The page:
Putrid. Lousy. Pitiful.
The negative descriptors for the annual outdoor NHL spectacle Winter Classic played at Gillette Stadium on New Year’s Day are endless. The Boston Bruins were run out of the joint by the Montreal Canadiens with nearly 70,000 fans on hand to witness it.
The weather and ice conditions- at times factors in the past- did not have a major influence on yesterday’s contest, but after all of the buildup, it took just 74 seconds for Montreal to set the tone for what was to come.
David Desharnais continued his scoring ways against this team, pouncing on a loose puck to Tuukka Rask’s left and jamming it into the net inside the post before Rask or defenseman Joe Morrow could pick it up.
By the time Paul Byron scored Montreal’s second goal, it was painfully evident that the B’s were just not in gear. The first period was a disaster for Boston, as they were unable to generate any kind of sustained offensive pressure, getting outshot 14-3 overall.
Boston was undermanned- the team lost David Krejci to injury against Ottawa last Sunday and then Brad Marchand found himself on the wrong end of the NHL discipline process for a low-bridge hit on Mark Borowiecki that cost him three-game suspension at the worst possible time. The forwards Boston dressed in their place- Alex Khokhlachev and Seth Griffith– barely played and when they did, weren’t effective. Max Talbot played what was probably his worst game as a Bruin. The list goes on and on.
The B’s looked unprepared for a game that had so much anticipation and fanfare, and the Canadiens took it to them from the drop of the puck. It’s hard to square the team that was on the receiving end of a 5-1 loss to their most hated rival with the one that has put together some impressive winning streaks during the season and played one of their most spirited games of the year this week against Ottawa at home.
If the B’s looked like their alarms hadn’t awakened them, the Habs provided a stark contrast. They got a lift from the return of Brendan Gallagher to the lineup for the first time since November 22 yesterday. He was flying around the ice and then extended Montreal’s lead to three goals when he batted a puck out of mid-air to make it 3-o.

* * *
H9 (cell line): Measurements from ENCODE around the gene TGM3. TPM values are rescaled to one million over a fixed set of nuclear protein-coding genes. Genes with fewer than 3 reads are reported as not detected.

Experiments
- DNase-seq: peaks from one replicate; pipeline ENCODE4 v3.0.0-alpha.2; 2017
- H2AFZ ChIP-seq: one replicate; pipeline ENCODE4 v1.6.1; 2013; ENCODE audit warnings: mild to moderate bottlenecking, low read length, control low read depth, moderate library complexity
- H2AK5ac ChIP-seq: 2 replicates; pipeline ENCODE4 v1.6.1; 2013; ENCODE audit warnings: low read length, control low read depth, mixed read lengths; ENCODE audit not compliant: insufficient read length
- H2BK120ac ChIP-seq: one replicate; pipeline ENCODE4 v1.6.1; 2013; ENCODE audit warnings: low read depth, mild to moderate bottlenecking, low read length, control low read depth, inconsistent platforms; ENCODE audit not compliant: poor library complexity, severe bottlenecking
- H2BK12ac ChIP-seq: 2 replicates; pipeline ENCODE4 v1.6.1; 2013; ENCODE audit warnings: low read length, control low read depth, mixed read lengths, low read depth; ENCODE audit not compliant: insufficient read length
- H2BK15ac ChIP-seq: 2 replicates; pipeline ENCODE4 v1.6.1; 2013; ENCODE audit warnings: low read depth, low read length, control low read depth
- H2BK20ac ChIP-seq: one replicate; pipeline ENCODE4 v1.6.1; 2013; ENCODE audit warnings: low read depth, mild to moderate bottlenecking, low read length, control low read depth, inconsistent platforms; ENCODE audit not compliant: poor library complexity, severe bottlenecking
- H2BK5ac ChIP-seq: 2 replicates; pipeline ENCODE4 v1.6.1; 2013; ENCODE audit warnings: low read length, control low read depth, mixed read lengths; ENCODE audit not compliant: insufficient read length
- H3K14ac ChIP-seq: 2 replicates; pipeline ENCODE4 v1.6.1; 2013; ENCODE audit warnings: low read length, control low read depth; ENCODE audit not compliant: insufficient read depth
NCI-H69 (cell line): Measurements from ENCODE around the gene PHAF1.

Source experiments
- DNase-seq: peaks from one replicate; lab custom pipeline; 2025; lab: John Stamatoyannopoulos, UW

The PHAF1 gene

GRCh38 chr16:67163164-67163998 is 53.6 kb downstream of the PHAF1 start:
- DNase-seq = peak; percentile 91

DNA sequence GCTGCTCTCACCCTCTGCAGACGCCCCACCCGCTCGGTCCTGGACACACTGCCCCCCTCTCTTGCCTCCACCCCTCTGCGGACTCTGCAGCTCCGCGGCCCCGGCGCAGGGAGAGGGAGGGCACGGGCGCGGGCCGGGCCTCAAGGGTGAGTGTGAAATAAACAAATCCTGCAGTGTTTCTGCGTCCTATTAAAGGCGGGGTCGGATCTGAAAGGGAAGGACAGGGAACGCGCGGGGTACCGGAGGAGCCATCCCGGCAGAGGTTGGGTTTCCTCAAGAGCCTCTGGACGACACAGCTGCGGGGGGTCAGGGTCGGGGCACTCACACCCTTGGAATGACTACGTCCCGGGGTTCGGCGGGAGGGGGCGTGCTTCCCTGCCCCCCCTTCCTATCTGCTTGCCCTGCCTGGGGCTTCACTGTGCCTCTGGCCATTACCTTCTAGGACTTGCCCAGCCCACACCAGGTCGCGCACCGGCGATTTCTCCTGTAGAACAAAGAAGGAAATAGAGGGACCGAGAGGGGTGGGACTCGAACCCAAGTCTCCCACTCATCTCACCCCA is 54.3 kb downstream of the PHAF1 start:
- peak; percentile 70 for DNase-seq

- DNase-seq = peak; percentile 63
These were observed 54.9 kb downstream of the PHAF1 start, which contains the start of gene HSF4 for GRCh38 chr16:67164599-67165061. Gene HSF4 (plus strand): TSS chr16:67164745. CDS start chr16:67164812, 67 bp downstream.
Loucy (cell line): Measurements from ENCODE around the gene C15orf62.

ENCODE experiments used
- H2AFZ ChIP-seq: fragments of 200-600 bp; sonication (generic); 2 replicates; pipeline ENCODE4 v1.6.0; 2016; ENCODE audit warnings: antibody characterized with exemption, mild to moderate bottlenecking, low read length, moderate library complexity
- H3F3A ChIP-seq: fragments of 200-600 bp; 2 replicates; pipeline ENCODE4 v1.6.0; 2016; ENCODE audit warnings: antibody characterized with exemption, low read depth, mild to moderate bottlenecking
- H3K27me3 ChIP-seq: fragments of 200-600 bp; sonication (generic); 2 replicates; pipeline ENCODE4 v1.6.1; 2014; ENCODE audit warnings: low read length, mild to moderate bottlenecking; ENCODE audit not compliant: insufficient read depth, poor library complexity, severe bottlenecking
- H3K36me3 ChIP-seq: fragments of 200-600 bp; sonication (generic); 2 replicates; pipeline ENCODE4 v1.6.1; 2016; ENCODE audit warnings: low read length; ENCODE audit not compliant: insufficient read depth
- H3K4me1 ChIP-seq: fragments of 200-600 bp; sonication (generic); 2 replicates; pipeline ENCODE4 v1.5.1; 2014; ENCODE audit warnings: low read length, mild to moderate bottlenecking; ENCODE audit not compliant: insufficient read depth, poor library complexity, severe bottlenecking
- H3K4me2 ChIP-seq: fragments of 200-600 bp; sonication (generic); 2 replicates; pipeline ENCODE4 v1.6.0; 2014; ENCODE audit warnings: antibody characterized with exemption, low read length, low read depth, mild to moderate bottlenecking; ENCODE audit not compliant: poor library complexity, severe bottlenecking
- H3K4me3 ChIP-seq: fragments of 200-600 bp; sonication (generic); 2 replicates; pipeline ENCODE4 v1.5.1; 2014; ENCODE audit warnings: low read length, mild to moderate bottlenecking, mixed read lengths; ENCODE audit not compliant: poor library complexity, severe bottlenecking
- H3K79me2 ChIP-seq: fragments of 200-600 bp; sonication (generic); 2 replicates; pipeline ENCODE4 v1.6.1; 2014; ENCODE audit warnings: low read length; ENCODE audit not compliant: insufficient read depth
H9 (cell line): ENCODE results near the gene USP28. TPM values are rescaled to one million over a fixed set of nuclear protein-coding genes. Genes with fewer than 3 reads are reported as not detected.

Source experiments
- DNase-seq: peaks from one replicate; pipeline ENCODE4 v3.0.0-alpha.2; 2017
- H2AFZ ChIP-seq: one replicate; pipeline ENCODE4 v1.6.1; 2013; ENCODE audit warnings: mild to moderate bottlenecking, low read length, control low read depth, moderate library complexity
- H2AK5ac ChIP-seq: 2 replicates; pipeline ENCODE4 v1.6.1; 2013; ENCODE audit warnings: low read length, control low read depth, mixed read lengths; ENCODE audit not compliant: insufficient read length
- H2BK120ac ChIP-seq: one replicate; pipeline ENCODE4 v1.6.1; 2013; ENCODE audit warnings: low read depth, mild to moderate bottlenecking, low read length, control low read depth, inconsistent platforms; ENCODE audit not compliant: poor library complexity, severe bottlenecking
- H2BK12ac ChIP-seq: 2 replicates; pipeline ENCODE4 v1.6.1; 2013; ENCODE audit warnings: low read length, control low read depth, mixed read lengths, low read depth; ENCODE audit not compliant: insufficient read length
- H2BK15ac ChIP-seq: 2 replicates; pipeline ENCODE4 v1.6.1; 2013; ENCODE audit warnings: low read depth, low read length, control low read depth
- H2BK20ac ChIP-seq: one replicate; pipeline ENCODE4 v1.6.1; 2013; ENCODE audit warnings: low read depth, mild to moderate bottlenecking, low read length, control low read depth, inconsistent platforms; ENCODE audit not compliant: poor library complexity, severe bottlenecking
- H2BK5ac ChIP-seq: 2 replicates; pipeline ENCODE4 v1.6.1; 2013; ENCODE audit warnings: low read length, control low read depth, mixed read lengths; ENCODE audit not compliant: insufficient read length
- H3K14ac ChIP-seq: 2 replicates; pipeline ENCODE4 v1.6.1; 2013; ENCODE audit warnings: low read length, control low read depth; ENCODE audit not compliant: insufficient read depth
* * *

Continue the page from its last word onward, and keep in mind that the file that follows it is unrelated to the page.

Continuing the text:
There was’t much to be pleased about from a Boston perspective yesterday: Matt Beleskey tallied the lone goal with a deflection of Adam McQuaid’s point shot to give the B’s life in the third period with a 3-1 score and chance to come back. A bad Zdeno Chara pinch resulted in a 2-on-1 break with Gallagher and Max Pacioretty. Gallagher fed the captain and he buried a shot to put the game effectively out of reach.
There were two key opportunities for Boston in the second period that might have altered the complexion of the game. Jimmy Hayes had a goal taken off the board after the officials lost sight of the puck under goaltender Mike Condon and blew the whistle. Hayes poked at Condon, in a snow angel position, and the puck went in, but the play had clearly been blown dead. Then, with less than a second left, Condon rose to the occasion to deny Ryan Spooner a shot with a fine glove save. Spooner was alone to Condon’s left with an open side to hit, but when the pass came to him, he took an extra second to settle the puck, allowing Condon to get over and make the stop.
In the end, it isn’t the loss itself that represents such a big setback for Boston- it’s the way it went on such a big stage. Veterans like Talbot and Zac Rinaldo were on the ice collectively for a -7 against and weren’t effective as the Canadiens seemed to fly around them and make play after play. It wasn’t just Talbot and Rinaldo, either- Loui Eriksson was particularly ineffective yesterday, and while Rask didn’t cost his team the game, his career record now stands at 4-15-3 against the Canadiens.
Give the Canadiens credit- they attacked the Boston net, cycled the puck effectively and kept their feet moving throughout. When the Bruins tried to seize on shifting momentum, Condon was there to keep the game in control.
It does no good to belabor the point- there isn’t much more to be said about what happened at Gillette Stadium. With the Washington Capitals and Bruins killer Braden Holtby next on the docket, Boston’s depth will be sorely tested. It’s easy to kill Koko and Griffith for not bringing more to the table, but they didn’t play enough to be responsible for the loss- they simply didn’t play well enough to inspire more of a role the coaches can be confident in. With Marchand out two more games and Krejci gone on a longer timeline, the B’s must get better play from the guys they have.
The team may or may not win more games than they lose in the coming stretch, but how they play is what most will be watching and observing. They can afford any repeat performances of what they brought on Jan. 1.